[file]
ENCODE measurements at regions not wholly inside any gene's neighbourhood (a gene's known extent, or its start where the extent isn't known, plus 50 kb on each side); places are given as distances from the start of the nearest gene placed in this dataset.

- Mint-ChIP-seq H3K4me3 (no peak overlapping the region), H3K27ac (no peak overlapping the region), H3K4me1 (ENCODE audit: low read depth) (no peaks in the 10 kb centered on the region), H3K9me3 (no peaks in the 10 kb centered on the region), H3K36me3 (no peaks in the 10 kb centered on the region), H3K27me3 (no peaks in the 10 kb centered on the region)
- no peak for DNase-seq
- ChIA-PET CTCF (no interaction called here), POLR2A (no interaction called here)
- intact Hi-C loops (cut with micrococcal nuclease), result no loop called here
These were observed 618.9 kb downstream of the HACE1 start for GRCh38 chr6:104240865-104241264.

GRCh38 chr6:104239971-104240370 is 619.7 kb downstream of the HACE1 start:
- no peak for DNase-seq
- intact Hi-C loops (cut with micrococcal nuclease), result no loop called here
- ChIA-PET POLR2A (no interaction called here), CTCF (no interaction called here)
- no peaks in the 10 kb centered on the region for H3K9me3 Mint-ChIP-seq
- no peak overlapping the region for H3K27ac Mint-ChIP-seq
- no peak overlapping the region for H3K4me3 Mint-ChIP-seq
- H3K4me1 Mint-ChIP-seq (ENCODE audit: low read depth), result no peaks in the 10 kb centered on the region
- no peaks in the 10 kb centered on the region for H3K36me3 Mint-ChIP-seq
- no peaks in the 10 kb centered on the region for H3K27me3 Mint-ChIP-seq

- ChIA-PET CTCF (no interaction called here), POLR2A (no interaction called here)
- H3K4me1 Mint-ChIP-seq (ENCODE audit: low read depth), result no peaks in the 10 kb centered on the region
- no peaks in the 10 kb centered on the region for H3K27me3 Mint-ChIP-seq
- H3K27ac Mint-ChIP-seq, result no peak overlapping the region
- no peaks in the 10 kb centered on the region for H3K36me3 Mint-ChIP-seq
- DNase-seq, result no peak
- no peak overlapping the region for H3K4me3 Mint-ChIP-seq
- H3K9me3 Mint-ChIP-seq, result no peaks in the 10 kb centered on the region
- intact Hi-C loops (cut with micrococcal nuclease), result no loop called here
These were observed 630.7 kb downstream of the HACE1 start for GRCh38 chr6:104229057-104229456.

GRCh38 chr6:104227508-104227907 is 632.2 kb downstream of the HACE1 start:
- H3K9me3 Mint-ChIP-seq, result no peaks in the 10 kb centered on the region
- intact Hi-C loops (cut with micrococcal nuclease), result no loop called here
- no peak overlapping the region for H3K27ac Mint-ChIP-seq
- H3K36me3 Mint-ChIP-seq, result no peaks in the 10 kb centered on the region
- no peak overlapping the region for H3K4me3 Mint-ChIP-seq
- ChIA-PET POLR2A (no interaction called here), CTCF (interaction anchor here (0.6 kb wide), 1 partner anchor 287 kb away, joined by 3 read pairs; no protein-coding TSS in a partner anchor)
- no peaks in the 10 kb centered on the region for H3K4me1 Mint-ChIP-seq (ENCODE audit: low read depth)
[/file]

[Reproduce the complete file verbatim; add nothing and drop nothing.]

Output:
ENCODE measurements at regions not wholly inside any gene's neighbourhood (a gene's known extent, or its start where the extent isn't known, plus 50 kb on each side); places are given as distances from the start of the nearest gene placed in this dataset.

- Mint-ChIP-seq H3K4me3 (no peak overlapping the region), H3K27ac (no peak overlapping the region), H3K4me1 (ENCODE audit: low read depth) (no peaks in the 10 kb centered on the region), H3K9me3 (no peaks in the 10 kb centered on the region), H3K36me3 (no peaks in the 10 kb centered on the region), H3K27me3 (no peaks in the 10 kb centered on the region)
- no peak for DNase-seq
- ChIA-PET CTCF (no interaction called here), POLR2A (no interaction called here)
- intact Hi-C loops (cut with micrococcal nuclease), result no loop called here
These were observed 618.9 kb downstream of the HACE1 start for GRCh38 chr6:104240865-104241264.

GRCh38 chr6:104239971-104240370 is 619.7 kb downstream of the HACE1 start:
- no peak for DNase-seq
- intact Hi-C loops (cut with micrococcal nuclease), result no loop called here
- ChIA-PET POLR2A (no interaction called here), CTCF (no interaction called here)
- no peaks in the 10 kb centered on the region for H3K9me3 Mint-ChIP-seq
- no peak overlapping the region for H3K27ac Mint-ChIP-seq
- no peak overlapping the region for H3K4me3 Mint-ChIP-seq
- H3K4me1 Mint-ChIP-seq (ENCODE audit: low read depth), result no peaks in the 10 kb centered on the region
- no peaks in the 10 kb centered on the region for H3K36me3 Mint-ChIP-seq
- no peaks in the 10 kb centered on the region for H3K27me3 Mint-ChIP-seq

- ChIA-PET CTCF (no interaction called here), POLR2A (no interaction called here)
- H3K4me1 Mint-ChIP-seq (ENCODE audit: low read depth), result no peaks in the 10 kb centered on the region
- no peaks in the 10 kb centered on the region for H3K27me3 Mint-ChIP-seq
- H3K27ac Mint-ChIP-seq, result no peak overlapping the region
- no peaks in the 10 kb centered on the region for H3K36me3 Mint-ChIP-seq
- DNase-seq, result no peak
- no peak overlapping the region for H3K4me3 Mint-ChIP-seq
- H3K9me3 Mint-ChIP-seq, result no peaks in the 10 kb centered on the region
- intact Hi-C loops (cut with micrococcal nuclease), result no loop called here
These were observed 630.7 kb downstream of the HACE1 start for GRCh38 chr6:104229057-104229456.

GRCh38 chr6:104227508-104227907 is 632.2 kb downstream of the HACE1 start:
- H3K9me3 Mint-ChIP-seq, result no peaks in the 10 kb centered on the region
- intact Hi-C loops (cut with micrococcal nuclease), result no loop called here
- no peak overlapping the region for H3K27ac Mint-ChIP-seq
- H3K36me3 Mint-ChIP-seq, result no peaks in the 10 kb centered on the region
- no peak overlapping the region for H3K4me3 Mint-ChIP-seq
- ChIA-PET POLR2A (no interaction called here), CTCF (interaction anchor here (0.6 kb wide), 1 partner anchor 287 kb away, joined by 3 read pairs; no protein-coding TSS in a partner anchor)
- no peaks in the 10 kb centered on the region for H3K4me1 Mint-ChIP-seq (ENCODE audit: low read depth)